Carboxytherapy, or Carbon Dioxide Therapy (CDT), has been around since the 1930s when it was noted that people bathing in carbon dioxide rich waters in French spas experienced faster wound healing, especially with chronic skin ulcers.
In the 1950s it was used by cardiologists to treat arterial disease and other conditions caused by poor circulation.
The term carboxytherapy was introduced in the mid-90s when it started being used for skin rejuvenation treatments and break down of localized fat deposits.
Studies have shown that carboxytherapy can help stimulate collagen, improve circulation, skin elasticity and the appearance of fine lines and wrinkles. It can also destroy localized fatty deposits.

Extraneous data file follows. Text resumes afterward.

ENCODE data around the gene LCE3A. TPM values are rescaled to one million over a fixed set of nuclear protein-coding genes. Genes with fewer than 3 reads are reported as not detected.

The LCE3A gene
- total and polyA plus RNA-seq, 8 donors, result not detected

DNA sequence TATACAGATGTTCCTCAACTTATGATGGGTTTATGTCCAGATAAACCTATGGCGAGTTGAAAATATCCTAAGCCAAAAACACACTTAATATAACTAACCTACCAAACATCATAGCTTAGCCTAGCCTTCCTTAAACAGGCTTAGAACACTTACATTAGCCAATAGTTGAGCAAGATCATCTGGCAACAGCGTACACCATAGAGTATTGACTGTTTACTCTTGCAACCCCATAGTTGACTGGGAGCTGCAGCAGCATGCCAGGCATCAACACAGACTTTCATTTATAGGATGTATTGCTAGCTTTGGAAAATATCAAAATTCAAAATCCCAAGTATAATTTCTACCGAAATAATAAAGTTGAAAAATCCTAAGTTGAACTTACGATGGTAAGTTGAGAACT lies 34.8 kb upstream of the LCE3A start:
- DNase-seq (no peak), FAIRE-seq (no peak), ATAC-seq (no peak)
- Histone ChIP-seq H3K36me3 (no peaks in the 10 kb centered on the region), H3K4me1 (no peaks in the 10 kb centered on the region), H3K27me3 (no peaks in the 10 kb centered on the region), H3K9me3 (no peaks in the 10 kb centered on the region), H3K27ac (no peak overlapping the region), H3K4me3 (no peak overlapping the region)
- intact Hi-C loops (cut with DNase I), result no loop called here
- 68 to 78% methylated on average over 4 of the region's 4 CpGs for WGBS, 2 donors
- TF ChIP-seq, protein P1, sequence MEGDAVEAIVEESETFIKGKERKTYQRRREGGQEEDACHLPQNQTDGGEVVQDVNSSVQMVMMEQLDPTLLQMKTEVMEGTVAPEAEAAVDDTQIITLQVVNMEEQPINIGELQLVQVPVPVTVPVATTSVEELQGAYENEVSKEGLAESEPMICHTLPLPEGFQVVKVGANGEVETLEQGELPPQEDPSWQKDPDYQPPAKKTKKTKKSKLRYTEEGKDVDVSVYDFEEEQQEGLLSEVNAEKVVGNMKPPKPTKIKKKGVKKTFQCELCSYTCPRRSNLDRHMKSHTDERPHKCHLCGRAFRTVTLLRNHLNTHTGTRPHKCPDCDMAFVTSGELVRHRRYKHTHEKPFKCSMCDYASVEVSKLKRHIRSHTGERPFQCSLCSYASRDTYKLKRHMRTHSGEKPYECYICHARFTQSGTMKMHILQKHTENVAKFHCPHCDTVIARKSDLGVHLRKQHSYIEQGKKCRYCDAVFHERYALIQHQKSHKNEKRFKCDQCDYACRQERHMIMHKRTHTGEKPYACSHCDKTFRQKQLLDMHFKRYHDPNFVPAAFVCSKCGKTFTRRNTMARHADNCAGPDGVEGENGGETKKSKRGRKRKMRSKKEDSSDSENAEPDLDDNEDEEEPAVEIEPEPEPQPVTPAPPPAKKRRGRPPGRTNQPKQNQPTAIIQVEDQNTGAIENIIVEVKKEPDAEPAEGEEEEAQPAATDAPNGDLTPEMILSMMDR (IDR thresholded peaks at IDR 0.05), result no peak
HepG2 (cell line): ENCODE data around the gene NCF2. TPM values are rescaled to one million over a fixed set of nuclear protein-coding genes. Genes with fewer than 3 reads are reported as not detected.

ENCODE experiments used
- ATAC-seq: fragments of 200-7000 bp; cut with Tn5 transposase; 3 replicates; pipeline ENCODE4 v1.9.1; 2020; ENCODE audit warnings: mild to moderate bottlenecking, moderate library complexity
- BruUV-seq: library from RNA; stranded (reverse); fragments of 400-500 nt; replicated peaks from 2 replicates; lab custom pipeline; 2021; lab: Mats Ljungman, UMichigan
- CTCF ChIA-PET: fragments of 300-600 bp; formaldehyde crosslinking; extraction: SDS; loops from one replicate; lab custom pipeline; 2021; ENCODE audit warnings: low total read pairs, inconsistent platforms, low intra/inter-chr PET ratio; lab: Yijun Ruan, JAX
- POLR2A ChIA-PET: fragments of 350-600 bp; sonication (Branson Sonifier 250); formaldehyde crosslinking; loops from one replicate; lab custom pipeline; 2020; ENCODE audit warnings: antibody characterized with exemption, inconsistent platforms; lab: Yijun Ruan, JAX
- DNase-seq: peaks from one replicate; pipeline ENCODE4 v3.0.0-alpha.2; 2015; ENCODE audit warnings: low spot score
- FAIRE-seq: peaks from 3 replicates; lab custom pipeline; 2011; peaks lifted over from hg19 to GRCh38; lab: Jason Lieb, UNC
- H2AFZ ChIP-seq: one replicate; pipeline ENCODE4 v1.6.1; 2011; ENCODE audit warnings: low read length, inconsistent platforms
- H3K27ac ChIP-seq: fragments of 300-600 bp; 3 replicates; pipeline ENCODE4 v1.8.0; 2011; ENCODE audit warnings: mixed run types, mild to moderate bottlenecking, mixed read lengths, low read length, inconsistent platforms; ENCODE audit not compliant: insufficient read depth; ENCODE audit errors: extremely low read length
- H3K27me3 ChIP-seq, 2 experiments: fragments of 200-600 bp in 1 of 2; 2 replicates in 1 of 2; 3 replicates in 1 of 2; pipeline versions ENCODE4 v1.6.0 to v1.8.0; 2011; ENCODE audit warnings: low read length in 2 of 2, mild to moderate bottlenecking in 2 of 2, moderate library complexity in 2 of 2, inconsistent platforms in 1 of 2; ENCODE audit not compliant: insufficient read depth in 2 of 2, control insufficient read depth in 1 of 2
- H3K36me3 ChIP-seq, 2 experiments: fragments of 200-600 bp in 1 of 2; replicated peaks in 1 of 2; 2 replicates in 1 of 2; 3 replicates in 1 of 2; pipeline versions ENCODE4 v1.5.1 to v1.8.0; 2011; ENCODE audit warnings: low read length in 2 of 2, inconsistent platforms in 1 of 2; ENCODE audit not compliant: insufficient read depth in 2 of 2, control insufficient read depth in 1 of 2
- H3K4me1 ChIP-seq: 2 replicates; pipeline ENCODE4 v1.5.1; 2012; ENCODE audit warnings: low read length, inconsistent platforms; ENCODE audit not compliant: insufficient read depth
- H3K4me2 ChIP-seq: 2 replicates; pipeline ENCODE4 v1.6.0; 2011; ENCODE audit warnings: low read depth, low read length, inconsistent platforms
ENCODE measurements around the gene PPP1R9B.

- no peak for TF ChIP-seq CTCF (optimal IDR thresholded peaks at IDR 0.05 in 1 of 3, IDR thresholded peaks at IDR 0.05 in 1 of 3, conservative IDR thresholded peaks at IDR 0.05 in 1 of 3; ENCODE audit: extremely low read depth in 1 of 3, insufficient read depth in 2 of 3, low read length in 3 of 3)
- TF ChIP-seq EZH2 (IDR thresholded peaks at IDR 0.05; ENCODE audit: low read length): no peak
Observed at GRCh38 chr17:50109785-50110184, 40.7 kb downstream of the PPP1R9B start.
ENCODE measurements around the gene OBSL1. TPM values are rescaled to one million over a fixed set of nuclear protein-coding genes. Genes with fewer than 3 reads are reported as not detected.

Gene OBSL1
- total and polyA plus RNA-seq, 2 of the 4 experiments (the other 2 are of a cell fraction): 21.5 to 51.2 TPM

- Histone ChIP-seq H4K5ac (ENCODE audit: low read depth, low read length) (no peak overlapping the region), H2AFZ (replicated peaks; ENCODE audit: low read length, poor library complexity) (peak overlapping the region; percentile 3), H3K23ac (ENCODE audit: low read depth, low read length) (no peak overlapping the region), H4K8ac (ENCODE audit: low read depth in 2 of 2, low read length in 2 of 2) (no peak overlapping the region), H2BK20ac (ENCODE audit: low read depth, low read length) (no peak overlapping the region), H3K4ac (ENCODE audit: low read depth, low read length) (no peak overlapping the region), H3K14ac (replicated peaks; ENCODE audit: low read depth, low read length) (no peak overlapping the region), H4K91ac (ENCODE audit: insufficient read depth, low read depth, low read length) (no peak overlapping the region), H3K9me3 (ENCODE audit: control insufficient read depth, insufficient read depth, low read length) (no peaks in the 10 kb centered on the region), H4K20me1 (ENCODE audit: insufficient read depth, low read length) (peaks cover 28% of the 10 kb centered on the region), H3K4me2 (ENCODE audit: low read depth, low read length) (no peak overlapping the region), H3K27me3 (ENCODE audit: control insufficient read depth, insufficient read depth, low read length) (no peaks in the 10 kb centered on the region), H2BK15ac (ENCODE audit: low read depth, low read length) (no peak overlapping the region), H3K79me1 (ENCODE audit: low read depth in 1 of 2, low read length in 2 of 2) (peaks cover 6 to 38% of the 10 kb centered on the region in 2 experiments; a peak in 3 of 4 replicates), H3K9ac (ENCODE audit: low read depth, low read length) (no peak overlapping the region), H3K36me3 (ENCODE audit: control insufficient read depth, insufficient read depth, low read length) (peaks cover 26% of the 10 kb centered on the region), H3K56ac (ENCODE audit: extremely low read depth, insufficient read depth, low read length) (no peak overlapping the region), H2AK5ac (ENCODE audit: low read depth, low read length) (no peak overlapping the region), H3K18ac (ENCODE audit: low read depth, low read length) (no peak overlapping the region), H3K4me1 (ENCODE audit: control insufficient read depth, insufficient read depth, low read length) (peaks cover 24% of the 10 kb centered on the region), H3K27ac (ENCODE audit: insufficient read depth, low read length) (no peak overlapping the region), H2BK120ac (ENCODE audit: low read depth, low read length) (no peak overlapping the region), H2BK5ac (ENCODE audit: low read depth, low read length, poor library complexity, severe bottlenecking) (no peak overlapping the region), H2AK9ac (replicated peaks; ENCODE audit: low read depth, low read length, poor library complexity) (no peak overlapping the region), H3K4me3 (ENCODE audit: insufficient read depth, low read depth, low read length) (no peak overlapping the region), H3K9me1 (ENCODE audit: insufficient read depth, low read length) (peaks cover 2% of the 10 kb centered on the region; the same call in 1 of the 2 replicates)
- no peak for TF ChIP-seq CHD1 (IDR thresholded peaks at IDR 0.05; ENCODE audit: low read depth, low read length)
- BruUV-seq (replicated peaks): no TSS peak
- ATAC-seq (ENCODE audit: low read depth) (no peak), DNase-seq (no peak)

The treatment is administered by injection via a 30-33 gauge needle and is relatively painless. Most devices are a medical grade carbon dioxide cylinder hooked up to a machine that allows treatment parameters to be set.